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  • Thoughts on joining?

    Hi folks,

    I am new and found this forum while searching for information on joining the Guard. Thanks for the wealth of information. I am 29 years old and a licensed attorney employed as an associate at a very well regarded firm. I have five years of post-law school experience. My ability to go in as a JAG officer isn't necessarily a deal breaker, and I understand that the slots in my state (Tennessee) are somewhat limited. With that being said, I would very much appreciate any thoughts on the following:

    1. The relative flexibility (insofar as time commitments outside of deployment are concerned) is what appeals to me. With that being said, what kind of time commitment can be expected initially? Can I be directly commissioned as an officer? If so, what rank would be possible with my 5 years of professional experience? Would I be able to bypass any of the initial training that consists of several weeks?

    2. Does anyone know how the student loan repayment program works? Law school was not cheap, and the recruited I spoke with would not get very specific (I guess that's part of his job). I understand that there's a tiered scale under which they will repay UP TO $50,000 over 5 years.

    3. I understand that an initial commitment is 6 years. I know that no one has a crystal ball, but any thoughts as to odds of deployment during this time span, assuming no new engagements for US forces?

    Thanks for your help with these questions. I know that it would no doubt be a significant commitment, and I really appreciate your assistance.

  • #2
    1. Judge Advocates are directly commissioned as an O-2 (lieutenant). In 18 months, assuming you have successfully completed the Judge Advocate Officer Basic Course, you should be promoted to O-3 (captain). Your civilian work experience won't factor in at all. We have an appellate court judge who's been a lawyer/judge for decades... he's a lieutenant. You will not be able to bypass any of the initial training. Much of the training is "how to be a Soldier/Officer" type stuff ("Knife and Fork School"), but the portion at TJAGLCS is all military law. None of the training is available in the civilian world, so there are no waivers. Even folks with prior military service have to do it. If you're worried about your civilian job, you have legal protections there. They can't take any adverse action against you based on your military service. That flexibility you speak of, though, is highly dependent upon your unit. Some of the JAs in my state do their one weekend a month and two weeks a year and that's it. Others, like me, are constantly on orders mid-week for hearings, classes, operations, etc. It all depends on what slot you're in and what unit you're at (and how much you volunteer... I volunteer a lot).

    2. SLRP questions need to be asked to a recruiter. The requirements and the benefits change so often that the recruiter probably didn't want to promise you anything unless you signed on the dotted line. You need to be talking to the OFFICER recruiter, though, and TN will likely have a recruiter specifically for Chaplains, Surgeons, and Judge Advocates. Talk to that guy and nobody else; the regular recruiters don't know JAG recruiting, usually, because our pipeline is so vastly different (I have found that even the JAG recruiter is not always 100% up to speed).

    3. Prior to the drawdown, you basically just expected to get deployed at some point, and were surprised that you didn't get deployed. Since I joined in 2010, I've begged to deploy and nobody has taken me downrange (yet). That being said, 8 of the attorneys from my state have deployed within that time frame (out of 30 or so). You should also know that the statutory commitment is 8 years, but only 6 have to be on drilling status. The other two can be in the Inactive Ready Reserve if you so choose.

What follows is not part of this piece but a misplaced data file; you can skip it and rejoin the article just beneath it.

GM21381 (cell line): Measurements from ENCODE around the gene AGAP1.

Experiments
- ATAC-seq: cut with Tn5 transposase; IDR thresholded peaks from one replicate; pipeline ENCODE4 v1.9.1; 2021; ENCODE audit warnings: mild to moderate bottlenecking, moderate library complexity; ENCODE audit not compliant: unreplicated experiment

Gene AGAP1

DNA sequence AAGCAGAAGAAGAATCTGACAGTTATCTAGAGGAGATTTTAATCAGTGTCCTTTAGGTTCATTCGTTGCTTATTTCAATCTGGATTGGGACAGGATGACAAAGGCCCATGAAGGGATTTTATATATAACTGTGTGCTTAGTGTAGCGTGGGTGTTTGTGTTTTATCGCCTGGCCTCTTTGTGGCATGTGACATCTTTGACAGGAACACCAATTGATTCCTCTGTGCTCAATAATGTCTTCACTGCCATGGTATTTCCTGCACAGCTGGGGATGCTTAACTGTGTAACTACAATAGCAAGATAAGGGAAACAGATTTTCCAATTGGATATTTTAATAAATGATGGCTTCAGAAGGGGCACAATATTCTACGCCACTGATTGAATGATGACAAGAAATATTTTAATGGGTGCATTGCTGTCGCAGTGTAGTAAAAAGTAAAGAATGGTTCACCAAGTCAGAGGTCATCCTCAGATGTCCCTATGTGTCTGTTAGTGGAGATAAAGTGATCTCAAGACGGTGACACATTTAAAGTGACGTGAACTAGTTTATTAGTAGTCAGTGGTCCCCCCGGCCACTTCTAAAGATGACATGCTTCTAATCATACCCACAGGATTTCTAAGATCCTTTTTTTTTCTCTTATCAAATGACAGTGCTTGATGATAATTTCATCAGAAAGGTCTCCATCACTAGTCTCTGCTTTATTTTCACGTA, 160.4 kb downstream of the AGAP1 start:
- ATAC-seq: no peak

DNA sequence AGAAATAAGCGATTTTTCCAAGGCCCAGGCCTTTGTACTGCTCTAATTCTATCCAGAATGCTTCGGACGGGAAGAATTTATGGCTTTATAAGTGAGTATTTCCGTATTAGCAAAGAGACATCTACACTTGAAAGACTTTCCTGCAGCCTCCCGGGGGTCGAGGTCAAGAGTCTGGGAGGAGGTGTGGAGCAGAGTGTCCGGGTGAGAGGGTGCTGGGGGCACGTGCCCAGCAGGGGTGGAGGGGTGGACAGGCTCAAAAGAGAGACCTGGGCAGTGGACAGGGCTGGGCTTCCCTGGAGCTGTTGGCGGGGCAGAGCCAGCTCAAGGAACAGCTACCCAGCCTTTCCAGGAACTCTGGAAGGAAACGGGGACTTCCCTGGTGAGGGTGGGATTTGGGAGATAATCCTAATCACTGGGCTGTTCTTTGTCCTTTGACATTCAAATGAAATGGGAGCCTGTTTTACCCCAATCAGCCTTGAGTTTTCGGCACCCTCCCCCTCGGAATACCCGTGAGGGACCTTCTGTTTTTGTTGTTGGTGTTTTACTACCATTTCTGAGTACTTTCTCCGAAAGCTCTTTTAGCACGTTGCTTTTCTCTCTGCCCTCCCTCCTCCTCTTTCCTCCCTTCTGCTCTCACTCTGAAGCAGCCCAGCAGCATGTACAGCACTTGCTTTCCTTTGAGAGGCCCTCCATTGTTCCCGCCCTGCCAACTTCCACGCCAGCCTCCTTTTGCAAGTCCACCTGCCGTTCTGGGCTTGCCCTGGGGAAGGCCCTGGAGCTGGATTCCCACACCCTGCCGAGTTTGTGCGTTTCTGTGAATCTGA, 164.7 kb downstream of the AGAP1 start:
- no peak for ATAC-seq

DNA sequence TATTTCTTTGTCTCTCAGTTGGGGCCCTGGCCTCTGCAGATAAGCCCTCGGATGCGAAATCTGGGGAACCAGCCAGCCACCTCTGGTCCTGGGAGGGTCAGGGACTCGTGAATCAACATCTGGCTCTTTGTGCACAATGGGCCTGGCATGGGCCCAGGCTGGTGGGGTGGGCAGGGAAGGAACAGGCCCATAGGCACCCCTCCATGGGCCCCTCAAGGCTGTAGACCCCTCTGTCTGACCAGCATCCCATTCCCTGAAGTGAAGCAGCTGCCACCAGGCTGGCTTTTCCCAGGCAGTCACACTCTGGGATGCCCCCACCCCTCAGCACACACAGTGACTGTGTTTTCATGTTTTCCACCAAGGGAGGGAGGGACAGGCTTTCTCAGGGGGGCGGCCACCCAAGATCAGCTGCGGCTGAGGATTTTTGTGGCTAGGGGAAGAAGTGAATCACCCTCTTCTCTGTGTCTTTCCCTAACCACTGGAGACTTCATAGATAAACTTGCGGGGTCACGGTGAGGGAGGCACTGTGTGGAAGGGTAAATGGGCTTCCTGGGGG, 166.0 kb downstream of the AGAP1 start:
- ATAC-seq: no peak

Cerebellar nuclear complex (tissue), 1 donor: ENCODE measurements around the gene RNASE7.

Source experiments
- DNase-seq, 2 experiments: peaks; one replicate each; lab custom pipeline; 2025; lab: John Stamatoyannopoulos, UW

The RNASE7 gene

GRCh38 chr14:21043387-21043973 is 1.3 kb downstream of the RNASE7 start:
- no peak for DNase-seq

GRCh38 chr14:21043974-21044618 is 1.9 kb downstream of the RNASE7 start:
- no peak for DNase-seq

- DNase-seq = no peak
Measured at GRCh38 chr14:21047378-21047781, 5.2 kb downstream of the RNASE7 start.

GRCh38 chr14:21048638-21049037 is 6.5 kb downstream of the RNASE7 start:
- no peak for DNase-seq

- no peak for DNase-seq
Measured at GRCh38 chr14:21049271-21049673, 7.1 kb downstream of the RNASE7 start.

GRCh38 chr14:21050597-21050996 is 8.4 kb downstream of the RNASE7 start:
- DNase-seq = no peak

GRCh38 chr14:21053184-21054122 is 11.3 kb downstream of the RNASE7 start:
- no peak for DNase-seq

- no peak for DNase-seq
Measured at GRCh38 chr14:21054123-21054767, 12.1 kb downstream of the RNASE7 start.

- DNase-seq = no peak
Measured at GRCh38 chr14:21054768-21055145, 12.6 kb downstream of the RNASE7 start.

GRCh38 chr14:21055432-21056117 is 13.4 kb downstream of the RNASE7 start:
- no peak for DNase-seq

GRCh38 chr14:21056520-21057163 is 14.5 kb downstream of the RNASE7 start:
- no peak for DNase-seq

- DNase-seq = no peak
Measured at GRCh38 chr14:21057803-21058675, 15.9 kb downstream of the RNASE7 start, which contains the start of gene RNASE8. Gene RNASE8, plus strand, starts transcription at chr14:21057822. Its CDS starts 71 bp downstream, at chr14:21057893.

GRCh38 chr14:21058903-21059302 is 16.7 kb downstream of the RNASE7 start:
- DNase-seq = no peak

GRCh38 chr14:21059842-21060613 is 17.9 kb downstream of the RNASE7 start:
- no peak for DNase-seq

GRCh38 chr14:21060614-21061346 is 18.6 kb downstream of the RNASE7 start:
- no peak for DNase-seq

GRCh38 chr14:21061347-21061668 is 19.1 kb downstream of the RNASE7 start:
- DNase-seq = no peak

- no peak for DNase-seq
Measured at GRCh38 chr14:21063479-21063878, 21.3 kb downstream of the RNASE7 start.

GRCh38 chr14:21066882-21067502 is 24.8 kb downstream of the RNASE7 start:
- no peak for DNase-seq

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    • #3
      SabreKhan is dead on (by the way went to JAOBC with the Judge). Newer JA here. Unless the rules have changed very recently, no money is available for student loan repayments for Guard (trust me I'd be doing it if there where). Only student loan repayments are for active folks. NGB recently has allowed the states to go over strength for JA slots. So there are more Slots today. But depending on where you live in Tennessee you could consider a border state's Guard or consider the Reserves. I know a JA out west who went this route (he's lives near a state border). Commitment is 6 years of active Drilling plus another 2 years of IRR (no Drilling but still legally in the Guard and able to be called to duty). Deployment to a war zone anytime soon for a brand new JA is unlikely, but deployment somewhere else is possible whether in the states or overseas.

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      • #4
        SabreKhan is dead on (by the way went to JAOBC with the Judge). Newer JA here. Unless the rules have changed very recently, no money is available for student loan repayments for Guard (trust me I'd be doing it if there where). Only student loan repayments are for active folks. NGB recently has allowed the states to go over strength for JA slots. So there are more Slots today. But depending on where you live in Tennessee you could consider a border state's Guard or consider the Reserves. I know a JA out west who went this route (he's lives near a state border). Commitment is 6 years of active Drilling plus another 2 years of IRR (no Drilling but still legally in the Guard and able to be called to duty). Deployment to a war zone anytime soon for a brand new JA is unlikely, but deployment somewhere else is possible whether in the states or overseas.

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